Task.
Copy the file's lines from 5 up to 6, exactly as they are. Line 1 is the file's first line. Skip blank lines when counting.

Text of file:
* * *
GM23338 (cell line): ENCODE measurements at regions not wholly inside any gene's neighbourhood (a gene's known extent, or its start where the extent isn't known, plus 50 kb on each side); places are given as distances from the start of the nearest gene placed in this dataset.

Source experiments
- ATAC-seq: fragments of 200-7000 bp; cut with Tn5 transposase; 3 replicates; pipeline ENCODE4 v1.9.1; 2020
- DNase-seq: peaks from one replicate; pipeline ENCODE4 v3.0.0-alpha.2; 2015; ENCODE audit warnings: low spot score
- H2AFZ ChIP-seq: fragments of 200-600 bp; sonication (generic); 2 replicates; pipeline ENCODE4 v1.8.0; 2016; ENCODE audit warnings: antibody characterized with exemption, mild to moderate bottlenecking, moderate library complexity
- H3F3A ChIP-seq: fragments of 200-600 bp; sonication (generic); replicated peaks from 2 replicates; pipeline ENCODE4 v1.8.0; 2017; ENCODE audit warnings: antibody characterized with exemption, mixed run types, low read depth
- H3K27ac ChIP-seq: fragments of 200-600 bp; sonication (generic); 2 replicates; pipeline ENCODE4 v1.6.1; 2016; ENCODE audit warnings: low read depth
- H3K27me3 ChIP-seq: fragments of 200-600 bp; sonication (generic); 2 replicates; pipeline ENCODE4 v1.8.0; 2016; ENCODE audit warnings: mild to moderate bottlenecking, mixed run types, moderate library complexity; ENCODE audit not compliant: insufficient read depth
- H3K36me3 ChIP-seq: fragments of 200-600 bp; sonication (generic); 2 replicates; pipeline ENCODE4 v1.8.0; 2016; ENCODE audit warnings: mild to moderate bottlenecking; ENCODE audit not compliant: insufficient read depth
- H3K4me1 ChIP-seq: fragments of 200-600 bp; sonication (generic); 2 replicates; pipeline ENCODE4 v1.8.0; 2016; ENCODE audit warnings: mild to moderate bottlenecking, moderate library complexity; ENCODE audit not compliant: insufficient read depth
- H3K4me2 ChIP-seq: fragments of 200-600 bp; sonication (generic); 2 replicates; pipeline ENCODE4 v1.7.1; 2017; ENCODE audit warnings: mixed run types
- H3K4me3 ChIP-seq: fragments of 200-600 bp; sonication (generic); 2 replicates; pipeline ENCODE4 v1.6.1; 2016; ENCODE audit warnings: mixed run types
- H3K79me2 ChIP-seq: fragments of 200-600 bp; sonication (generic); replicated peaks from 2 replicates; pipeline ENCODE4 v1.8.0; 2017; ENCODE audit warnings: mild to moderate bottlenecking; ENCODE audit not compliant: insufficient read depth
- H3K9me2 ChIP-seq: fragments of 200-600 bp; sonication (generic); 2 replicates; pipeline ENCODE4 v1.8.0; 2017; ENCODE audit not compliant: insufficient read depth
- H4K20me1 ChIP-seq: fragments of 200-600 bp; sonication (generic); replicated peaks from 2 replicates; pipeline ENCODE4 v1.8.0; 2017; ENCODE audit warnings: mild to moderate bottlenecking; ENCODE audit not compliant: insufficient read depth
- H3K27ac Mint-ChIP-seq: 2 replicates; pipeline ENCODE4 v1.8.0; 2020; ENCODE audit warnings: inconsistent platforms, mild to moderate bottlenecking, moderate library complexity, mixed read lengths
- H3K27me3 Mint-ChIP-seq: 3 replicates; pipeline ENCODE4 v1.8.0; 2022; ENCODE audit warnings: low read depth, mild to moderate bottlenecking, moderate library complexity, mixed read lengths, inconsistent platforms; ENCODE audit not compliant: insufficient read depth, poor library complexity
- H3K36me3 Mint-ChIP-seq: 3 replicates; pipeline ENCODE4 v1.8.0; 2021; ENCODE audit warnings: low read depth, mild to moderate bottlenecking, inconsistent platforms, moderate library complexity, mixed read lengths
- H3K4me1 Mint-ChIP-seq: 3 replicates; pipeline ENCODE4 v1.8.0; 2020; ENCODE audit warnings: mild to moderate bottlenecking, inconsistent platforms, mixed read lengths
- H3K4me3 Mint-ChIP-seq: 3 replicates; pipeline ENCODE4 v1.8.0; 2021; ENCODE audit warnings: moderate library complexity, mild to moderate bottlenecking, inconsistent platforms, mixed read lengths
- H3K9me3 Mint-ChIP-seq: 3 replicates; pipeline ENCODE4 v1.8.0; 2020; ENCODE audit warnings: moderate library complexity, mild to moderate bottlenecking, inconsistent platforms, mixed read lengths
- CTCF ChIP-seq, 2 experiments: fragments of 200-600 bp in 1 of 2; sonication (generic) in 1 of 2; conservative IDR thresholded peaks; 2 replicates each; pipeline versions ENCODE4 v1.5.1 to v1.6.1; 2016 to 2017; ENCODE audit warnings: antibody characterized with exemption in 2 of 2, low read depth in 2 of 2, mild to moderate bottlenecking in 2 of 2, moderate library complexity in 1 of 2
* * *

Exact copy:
- H2AFZ ChIP-seq: fragments of 200-600 bp; sonication (generic); 2 replicates; pipeline ENCODE4 v1.8.0; 2016; ENCODE audit warnings: antibody characterized with exemption, mild to moderate bottlenecking, moderate library complexity
- H3F3A ChIP-seq: fragments of 200-600 bp; sonication (generic); replicated peaks from 2 replicates; pipeline ENCODE4 v1.8.0; 2017; ENCODE audit warnings: antibody characterized with exemption, mixed run types, low read depth